This post continues my series evaluating the fiscal responsibility/irresponsibility of the Governments of the United States (mostly the Congress, the Executive Branch, and the Federal Reserve) by Administration periods beginning in 1977 with the Jimmy Carter period. My first post explained why I chose to start my evaluation with the Carter period, and also laid out my related definitions of fiscal sustainability, and fiscal responsibility.
|By: letsgetitdone Sunday August 31, 2014 7:05 pm|
|By: DSWright Tuesday December 10, 2013 11:05 am|
The Volcker Rule has been formally approved by the FDIC, Federal Reserve and SEC. The Volcker Rule, named after former Fed Chairman and advocate Paul Volcker, was passed as part of the Dodd-Frank reform act in 2010 and is meant to prevent or limit large Wall Street banks from proprietary trading – trading on their own account.
|By: Lisa Derrick Monday September 23, 2013 4:59 pm|
The Federal Reserve is a hundred years old this year. There’s not a whole lot to celebrate in its century long history–the intention might have been good, but the execution has kind of been disastrous. In tonight’s film, Money for Nothing: Inside the Federal Reserve, our guest filmmaker Jim Bruce takes us through the history of the Federal Reserve System and into the current mess.
|By: David Dayen Wednesday May 16, 2012 5:45 pm|
Bruno Iskil, the infamous “London Whale,” will leave JPMorgan Chase in the wake of his soured “Fail Whale” trades which lost the bank $2 billion to date. Experts are pointing out the dangers of allowing a casino-like hedge funds inside a federal insured bank.
|By: David Dayen Friday September 24, 2010 3:45 pm|
Paul Volcker has gravitas. And in his advanced age, he’s using it to rip the banksters a new one. Now you will never hear from these whiners that Paul Volcker is anti-business; they would rather deflect that over to Obama. But it’s Volcker, and certainly not Obama, making the most direct critiques of the crime spree they call their business practices.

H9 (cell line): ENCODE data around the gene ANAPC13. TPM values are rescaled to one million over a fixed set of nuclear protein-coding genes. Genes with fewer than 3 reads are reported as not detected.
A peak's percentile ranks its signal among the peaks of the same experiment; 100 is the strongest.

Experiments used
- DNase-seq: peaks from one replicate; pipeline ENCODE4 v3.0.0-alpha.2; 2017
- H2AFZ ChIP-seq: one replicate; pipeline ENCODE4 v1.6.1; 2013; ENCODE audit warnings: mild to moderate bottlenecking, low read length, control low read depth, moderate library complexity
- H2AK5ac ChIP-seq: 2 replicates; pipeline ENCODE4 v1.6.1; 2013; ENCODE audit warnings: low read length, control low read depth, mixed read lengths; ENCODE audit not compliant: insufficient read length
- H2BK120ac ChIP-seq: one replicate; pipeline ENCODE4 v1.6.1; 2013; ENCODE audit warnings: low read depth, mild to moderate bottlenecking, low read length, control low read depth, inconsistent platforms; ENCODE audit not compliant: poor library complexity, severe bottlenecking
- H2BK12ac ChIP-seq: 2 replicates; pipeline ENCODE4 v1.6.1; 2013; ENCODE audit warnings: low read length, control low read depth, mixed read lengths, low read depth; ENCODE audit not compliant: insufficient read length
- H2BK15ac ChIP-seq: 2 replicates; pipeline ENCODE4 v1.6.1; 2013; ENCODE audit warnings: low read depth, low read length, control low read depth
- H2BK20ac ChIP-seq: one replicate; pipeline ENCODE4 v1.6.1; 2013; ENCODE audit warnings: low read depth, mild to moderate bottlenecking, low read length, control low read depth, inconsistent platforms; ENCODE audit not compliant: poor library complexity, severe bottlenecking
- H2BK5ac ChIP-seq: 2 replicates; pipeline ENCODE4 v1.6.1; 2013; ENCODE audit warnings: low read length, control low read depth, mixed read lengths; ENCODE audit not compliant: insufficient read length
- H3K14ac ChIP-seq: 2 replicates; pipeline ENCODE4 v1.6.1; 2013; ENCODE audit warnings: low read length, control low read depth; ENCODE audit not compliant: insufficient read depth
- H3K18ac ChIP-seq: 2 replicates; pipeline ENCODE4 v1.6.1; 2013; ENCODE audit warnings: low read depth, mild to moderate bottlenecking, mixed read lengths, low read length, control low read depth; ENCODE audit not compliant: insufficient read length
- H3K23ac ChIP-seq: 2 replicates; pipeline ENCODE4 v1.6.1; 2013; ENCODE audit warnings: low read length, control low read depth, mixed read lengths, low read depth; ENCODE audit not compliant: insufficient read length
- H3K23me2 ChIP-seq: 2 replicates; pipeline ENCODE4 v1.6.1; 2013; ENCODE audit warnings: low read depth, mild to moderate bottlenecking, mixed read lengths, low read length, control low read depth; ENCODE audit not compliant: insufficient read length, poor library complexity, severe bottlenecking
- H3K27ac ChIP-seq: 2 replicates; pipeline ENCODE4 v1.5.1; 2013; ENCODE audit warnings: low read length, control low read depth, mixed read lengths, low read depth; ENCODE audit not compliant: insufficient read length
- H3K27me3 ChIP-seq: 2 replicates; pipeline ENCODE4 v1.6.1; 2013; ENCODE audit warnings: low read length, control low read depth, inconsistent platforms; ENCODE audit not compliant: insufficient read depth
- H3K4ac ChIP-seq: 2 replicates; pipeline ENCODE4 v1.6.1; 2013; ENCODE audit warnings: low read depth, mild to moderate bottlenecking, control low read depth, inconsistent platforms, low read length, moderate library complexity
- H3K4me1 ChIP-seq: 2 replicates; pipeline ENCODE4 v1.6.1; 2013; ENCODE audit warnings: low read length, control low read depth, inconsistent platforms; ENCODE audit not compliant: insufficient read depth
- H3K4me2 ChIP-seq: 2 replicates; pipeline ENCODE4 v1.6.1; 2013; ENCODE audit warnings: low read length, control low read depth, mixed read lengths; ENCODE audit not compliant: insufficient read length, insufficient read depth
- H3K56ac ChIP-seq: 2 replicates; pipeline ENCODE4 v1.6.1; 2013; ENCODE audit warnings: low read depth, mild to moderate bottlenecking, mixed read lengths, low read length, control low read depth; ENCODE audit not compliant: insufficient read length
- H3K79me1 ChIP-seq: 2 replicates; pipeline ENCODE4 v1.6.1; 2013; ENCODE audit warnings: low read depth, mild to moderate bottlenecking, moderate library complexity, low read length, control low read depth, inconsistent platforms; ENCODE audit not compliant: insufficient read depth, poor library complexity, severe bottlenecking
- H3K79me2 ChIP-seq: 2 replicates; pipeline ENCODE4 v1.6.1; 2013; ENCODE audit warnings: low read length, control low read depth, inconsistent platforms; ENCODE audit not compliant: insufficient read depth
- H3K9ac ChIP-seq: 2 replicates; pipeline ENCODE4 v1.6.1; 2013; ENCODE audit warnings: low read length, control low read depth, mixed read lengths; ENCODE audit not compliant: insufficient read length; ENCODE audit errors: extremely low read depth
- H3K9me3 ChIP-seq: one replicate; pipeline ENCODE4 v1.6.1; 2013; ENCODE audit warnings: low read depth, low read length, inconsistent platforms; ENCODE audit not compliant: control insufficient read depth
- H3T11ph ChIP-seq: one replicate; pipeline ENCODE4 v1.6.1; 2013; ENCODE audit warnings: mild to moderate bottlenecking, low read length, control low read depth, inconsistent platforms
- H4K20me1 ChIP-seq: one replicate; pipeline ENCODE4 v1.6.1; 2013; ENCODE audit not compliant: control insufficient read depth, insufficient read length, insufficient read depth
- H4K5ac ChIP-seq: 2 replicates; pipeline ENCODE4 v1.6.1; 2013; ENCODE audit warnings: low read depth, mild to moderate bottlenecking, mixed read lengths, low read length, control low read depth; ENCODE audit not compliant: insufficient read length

|By: David Dayen Sunday July 11, 2010 5:00 pm|
When the Senate returns into session this week, they may have a final vote on the Dodd-Frank financial reform bill. We know that Russ Feingold is the only Democrat who opposes the legislation, so that’s 57 votes in favor, pending a replacement for Robert Byrd. There’s a path to 60 without the Byrd replacement. Susan Collins has already basically endorsed, and Scott Brown proclaimed that he “likes what he sees.” Even Chuck Grassley may break ranks and vote yes on cloture. But Olympia Snowe had an interesting reaction yesterday:
|By: David Dayen Monday June 14, 2010 11:15 am|
I wouldn’t get quite as optimistic as the Financial Times appears to be, but clearly this is a major development in the fight to force some legitimate, restrictive rules on the Wall Street casino. Volcker can offer a lot of cover to lawmakers if they choose to go through with keeping 716 in the bill, which nobody really wants to keep in, but which nobody wants to be the one to take out.
For the first time, I’d say there’s an outside shot of this happening. And it’s a real reform.
|By: David Dayen Tuesday February 2, 2010 5:35 pm|
Sen. Chris Dodd appears obsessed with getting a bipartisan financial reform package through the Senate Banking Committee, no matter if it makes a mockery of reform, no matter if it includes virtually nothing to protect consumers or deal with the problem of “too big to fail” financial firms. He’s already seeking to drop the Volcker rule put forward by the White House that would limit proprietary trading from banks.
|By: Scarecrow Friday January 22, 2010 9:31 am|
When President Obama announced additional measures to deal with too-big-to-fail (TBTF) banks, the key adviser standing behind him was Paul Volcker, a strong champion of breaking up the TBTF banks and sharply curtailing the casino activities of traditional depository banks. So does Obama mean it?
|By: Hugh Saturday February 7, 2009 10:20 am|
Obama announced his Economic Recovery Advisory Board, a collection of Establishment figures and no liberal economists.